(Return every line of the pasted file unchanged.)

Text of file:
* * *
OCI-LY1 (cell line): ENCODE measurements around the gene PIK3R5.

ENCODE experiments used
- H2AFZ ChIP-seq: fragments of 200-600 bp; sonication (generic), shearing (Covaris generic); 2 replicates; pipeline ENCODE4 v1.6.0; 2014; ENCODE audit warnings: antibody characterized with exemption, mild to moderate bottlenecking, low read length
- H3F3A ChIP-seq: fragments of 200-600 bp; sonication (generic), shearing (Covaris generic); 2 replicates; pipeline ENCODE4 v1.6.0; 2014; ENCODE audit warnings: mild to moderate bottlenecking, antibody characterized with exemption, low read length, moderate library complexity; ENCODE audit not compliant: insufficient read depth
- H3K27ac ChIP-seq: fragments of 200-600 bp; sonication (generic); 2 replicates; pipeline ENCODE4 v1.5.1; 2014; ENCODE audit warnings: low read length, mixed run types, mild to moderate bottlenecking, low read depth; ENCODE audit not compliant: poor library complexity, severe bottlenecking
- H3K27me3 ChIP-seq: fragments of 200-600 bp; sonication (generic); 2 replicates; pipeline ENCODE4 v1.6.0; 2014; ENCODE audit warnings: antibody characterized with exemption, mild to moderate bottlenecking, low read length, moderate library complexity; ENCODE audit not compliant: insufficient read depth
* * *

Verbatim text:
OCI-LY1 (cell line): ENCODE measurements around the gene PIK3R5.

ENCODE experiments used
- H2AFZ ChIP-seq: fragments of 200-600 bp; sonication (generic), shearing (Covaris generic); 2 replicates; pipeline ENCODE4 v1.6.0; 2014; ENCODE audit warnings: antibody characterized with exemption, mild to moderate bottlenecking, low read length
- H3F3A ChIP-seq: fragments of 200-600 bp; sonication (generic), shearing (Covaris generic); 2 replicates; pipeline ENCODE4 v1.6.0; 2014; ENCODE audit warnings: mild to moderate bottlenecking, antibody characterized with exemption, low read length, moderate library complexity; ENCODE audit not compliant: insufficient read depth
- H3K27ac ChIP-seq: fragments of 200-600 bp; sonication (generic); 2 replicates; pipeline ENCODE4 v1.5.1; 2014; ENCODE audit warnings: low read length, mixed run types, mild to moderate bottlenecking, low read depth; ENCODE audit not compliant: poor library complexity, severe bottlenecking
- H3K27me3 ChIP-seq: fragments of 200-600 bp; sonication (generic); 2 replicates; pipeline ENCODE4 v1.6.0; 2014; ENCODE audit warnings: antibody characterized with exemption, mild to moderate bottlenecking, low read length, moderate library complexity; ENCODE audit not compliant: insufficient read depth